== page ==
The government has announced the details of changes it will make to the Intra Company Transfer (ICT) scheme, which has been criticised for being open to abuse.
The details include the fact that ICTs must be doing graduate level jobs and those that earn less £40,000, that can stay for a year, cannot re-apply for another year. See the full announcement here.
Immigration Minister Damian Green (pictured), said Britain will benefit from migration if it is controlled. "I am not seeking zero or negative net migration. Our aim is to reduce the level of migration down to the levels of the 1990s - tens of thousands each year, not hundreds of thousands."
But one campigner against ICT abuses was unimpressed and said the system is still open to abuse: "None of the proposed changes will make much difference. Tax free allowances for expenses will still count towards the minimum salary, so the £24,000 is meaningless. The year gap before returning only applies if someone returns under the same category of ICT visa and their are now four categories of tier 2 ICT plus tier 2 general visas that allow someone to switch at the end of a year or return immediately and completely bypass the one year restriction."
ICTs are visas used by businesses that have operations in the UK to bring staff from overseas. It was originally designed to enable large US companies to bring senior staff to the UK. But this has allegedly been abused by overseas companies to bring cheap labour in to enable them to offer cut price services. UK workers, particularly in the IT sector, claim to be priced out of the market.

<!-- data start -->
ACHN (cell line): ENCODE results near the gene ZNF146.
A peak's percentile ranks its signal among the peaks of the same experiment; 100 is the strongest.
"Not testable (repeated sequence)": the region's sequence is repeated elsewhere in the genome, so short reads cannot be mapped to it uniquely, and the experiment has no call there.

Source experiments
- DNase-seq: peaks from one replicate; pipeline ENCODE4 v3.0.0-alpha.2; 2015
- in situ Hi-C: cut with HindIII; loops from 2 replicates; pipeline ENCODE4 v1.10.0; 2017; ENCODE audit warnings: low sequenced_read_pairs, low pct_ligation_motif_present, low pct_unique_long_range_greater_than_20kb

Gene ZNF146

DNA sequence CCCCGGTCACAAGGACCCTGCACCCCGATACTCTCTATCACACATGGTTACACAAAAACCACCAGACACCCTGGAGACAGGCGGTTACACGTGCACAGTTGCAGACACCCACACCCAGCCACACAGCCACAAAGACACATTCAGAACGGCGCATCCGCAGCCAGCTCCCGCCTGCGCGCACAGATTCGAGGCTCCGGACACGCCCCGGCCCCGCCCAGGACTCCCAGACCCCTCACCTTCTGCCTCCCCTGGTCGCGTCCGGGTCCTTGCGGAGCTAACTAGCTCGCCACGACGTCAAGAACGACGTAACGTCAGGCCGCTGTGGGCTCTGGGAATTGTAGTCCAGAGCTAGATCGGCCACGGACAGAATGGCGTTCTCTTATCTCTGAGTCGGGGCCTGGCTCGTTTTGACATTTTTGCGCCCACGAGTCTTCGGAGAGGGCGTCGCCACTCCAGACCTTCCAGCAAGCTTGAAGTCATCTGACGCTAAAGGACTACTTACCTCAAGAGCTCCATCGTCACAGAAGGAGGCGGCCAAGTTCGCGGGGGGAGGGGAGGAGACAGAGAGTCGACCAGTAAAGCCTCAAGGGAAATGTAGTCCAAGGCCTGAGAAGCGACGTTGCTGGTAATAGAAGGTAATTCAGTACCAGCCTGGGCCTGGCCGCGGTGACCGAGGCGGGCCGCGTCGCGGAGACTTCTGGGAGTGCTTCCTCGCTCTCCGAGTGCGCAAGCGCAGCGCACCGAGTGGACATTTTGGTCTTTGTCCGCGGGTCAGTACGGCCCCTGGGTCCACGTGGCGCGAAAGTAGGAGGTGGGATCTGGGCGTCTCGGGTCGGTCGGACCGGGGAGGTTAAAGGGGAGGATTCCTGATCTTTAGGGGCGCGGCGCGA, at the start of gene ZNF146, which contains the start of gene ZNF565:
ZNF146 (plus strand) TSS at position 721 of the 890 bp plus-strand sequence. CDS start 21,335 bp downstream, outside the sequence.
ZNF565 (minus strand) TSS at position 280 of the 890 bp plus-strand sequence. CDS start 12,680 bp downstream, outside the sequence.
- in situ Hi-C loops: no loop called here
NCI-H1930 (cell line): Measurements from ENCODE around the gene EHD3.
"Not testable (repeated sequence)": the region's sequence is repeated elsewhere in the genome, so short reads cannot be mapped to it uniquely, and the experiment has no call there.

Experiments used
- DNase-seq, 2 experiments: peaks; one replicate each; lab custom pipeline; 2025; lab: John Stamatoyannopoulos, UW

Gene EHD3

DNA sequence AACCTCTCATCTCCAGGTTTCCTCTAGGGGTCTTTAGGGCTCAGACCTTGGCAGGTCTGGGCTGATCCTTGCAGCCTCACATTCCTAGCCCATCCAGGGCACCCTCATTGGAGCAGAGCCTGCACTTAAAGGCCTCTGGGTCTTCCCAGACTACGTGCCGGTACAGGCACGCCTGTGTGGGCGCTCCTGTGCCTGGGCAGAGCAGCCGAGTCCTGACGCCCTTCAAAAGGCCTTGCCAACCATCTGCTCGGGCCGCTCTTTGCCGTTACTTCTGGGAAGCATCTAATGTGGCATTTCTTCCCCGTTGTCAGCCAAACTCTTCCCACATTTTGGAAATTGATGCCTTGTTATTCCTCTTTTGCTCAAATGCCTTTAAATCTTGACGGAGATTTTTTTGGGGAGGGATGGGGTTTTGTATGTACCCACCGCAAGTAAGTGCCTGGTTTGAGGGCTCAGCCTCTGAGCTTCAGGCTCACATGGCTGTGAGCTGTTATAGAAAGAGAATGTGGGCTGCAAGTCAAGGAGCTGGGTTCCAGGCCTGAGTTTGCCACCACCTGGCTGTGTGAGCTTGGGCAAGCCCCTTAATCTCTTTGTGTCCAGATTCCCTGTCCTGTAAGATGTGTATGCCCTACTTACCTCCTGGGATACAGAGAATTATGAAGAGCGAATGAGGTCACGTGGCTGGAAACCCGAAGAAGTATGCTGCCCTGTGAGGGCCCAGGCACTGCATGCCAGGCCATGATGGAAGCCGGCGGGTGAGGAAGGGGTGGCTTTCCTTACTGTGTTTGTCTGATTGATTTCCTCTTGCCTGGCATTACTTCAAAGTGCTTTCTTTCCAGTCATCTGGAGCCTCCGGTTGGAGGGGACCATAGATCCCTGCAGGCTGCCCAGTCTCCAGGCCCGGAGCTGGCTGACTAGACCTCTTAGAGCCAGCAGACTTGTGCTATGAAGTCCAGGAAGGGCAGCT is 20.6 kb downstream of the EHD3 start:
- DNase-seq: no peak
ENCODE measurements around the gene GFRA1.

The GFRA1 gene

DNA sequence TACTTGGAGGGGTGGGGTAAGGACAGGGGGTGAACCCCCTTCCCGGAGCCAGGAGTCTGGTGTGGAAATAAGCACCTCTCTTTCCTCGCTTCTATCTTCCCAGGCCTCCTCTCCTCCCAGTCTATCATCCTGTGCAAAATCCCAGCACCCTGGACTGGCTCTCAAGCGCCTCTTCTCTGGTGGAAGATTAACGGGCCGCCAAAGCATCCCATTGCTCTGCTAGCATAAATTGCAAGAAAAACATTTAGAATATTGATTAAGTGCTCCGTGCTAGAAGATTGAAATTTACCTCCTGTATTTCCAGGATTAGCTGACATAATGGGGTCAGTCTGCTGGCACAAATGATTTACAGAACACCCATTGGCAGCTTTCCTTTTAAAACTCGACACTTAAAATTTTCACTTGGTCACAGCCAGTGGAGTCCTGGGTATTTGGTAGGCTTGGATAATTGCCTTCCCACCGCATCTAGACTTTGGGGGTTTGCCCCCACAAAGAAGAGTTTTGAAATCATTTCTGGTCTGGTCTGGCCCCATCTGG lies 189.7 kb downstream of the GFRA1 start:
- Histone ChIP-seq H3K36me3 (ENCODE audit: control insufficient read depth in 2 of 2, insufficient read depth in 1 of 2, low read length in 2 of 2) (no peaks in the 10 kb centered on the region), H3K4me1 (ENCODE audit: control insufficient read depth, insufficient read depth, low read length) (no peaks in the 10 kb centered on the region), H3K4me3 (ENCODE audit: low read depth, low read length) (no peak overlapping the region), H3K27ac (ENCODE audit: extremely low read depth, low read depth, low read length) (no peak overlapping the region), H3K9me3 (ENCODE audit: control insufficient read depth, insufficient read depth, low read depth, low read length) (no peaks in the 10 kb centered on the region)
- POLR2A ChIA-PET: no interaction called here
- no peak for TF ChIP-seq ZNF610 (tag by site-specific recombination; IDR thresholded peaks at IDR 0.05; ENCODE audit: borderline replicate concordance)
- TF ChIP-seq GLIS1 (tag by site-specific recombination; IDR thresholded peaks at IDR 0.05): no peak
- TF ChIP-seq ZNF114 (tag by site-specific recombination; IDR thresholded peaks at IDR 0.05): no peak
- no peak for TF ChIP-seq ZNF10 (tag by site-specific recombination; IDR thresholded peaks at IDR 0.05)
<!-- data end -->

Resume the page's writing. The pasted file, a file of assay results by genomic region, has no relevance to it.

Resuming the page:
A massive proportion of ICTs in the UK between 1997 and 2008 were from India.
When the government announced its immigration cap in November there was outrage as ICTs were left out. The government did however increase the minimum salary an ICT can be paid, who is staying over a year, to £40,000. This was to make it less attractive to bring in staff from overseas to replace UK staff.
Simon McVicker, head of public affairs at contractor group the PCG welcomed the announcement. "We are seeing a huge step forward in our campaign to regulate ICTs following years of work with the UK Borders Agency.
"We expected this major reform but are delighted that our recommendations to tackle ICT abuse through wage capping have been taken on board by the government. The consensus is that from here onwards the rules are unlikely to get more liberal," added McVicker.